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JavaScript Collections

Collections are groups of multiple values usually of the same type, identified by a key. The key must be a number or a string, while the value can be any data type: numeric, string or object. Collection pairs are ordered by key that are unique.

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JavaScript Arrays

JavaScript arrays are ordered collection of multiple elements of same data type. An array holds all the elements under a single name. You can access each element by using its numeric index enclosed in square brackets. The index starts from [0] to [n-1] where n = total number of elements.


 let numbers = [1,2,3,4,5,9,7,8,9,10]


Array Elements

Array Literals

An array literal is a list of values separated by comma and enclosed in square brackets like: numbers = [1,2,3...]. Element access notation is based on array name followed by index enclosed in square brackets like: numbers[x]. The array literal is a constant that is stored with the code similar to a string or a number.


//Let's create an array using array literal notation
var bike = ['road', 'mountain', 'cruiser'];

//update the third item in the array
bike[2] = 'hybrid';

//print the third item in the array
document.write(bike[2]); // hybrid

//Let's create an array using array constructor
var moreBikes = new Array(

//update the third item in the array
moreBikes[2] = 'hybrid';

//print the third item in the array
document.write(moreBikes[2]); // hybrid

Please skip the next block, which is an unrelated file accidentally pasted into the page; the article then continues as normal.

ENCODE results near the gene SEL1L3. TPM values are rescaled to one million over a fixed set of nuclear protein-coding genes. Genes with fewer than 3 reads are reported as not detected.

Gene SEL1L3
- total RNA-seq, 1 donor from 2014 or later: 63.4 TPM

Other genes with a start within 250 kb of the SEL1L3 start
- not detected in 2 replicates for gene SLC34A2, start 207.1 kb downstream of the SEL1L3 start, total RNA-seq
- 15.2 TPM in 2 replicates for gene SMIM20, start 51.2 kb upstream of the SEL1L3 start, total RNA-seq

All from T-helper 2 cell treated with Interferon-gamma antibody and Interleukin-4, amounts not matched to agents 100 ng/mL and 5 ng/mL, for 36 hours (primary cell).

In previous example an array is declared in two distinct ways.

  1. we can define an array using type inference from a literal.
  2. we can define an array using keyword "new" follow by the constructor "Array(…)".

Empty Array

To create an empty array: var fruits = []


To add elements into an array we can use array method push().



To remove last element from array we can use method pop();

class="lang:js decode:true">fruits.pop(); // => Apple
// fruits = ["Banana", "Orange"]


To remove first element from array we can use method shift();

fruits.shift(); // => "Banana"
// fruits = ["Orange"]


To add element as first element in array we can use method unshift();

// fruits = ["Mango", "Orange"]


The slice(first, last) method slices out a piece of an array into a new array but the old array remain unchanged. To change the old array we use splice() method.

var fruits = ["Banana", "Orange", "Lemon", "Apple"];
var citrus = fruits.slice(1, 3);
console.log(citrus) // citrus = ["Orange", "Lemon"]
console.log(fruits) // citrus = ["Banana", "Orange", "Lemon", "Apple"]


Slice an Array


The method splice(start_position, how_many) is removing elements from array.

fruits = ["Banana", "Orange", "Lemon", "Apple"];
citrus = fruits.splice(1, 2);
console.log(citrus)// citrus =  ["Orange", "Lemon"]
console.log(fruits)// fruits =  ["Banana", "Apple"];


Splice an Array

Note: Splice() method can be used to insert elements into array using a third parameter.

splice(start_position, how_many, new_elements)

var fruits = ["Banana", "Orange", "Lemon", "Apple"];
fruits.splice(2, 0, "Mango");
// fruits =  ["Banana", "Orange", "Mango", "Lemon", "Apple"]

More functions:

For details about all array functions check external Mozilla documentation:

Method Description
concat() Joins two or more arrays, and returns a copy of the joined arrays
copyWithin() Copies array elements within the array, to and from specified positions
entries() Returns a key/value pair Array Iteration Object
every() Checks if every element in an array pass a test
fill() Fill the elements in an array with a static value
filter() Creates a new array with every element in an array that pass a test
find() Returns the value of the first element in an array that pass a test
findIndex() Returns the index of the first element in an array that pass a test
forEach() Calls a function for each array element
from() Creates an array from an object
includes() Check if an array contains the specified element
indexOf() Search the array for an element and returns its position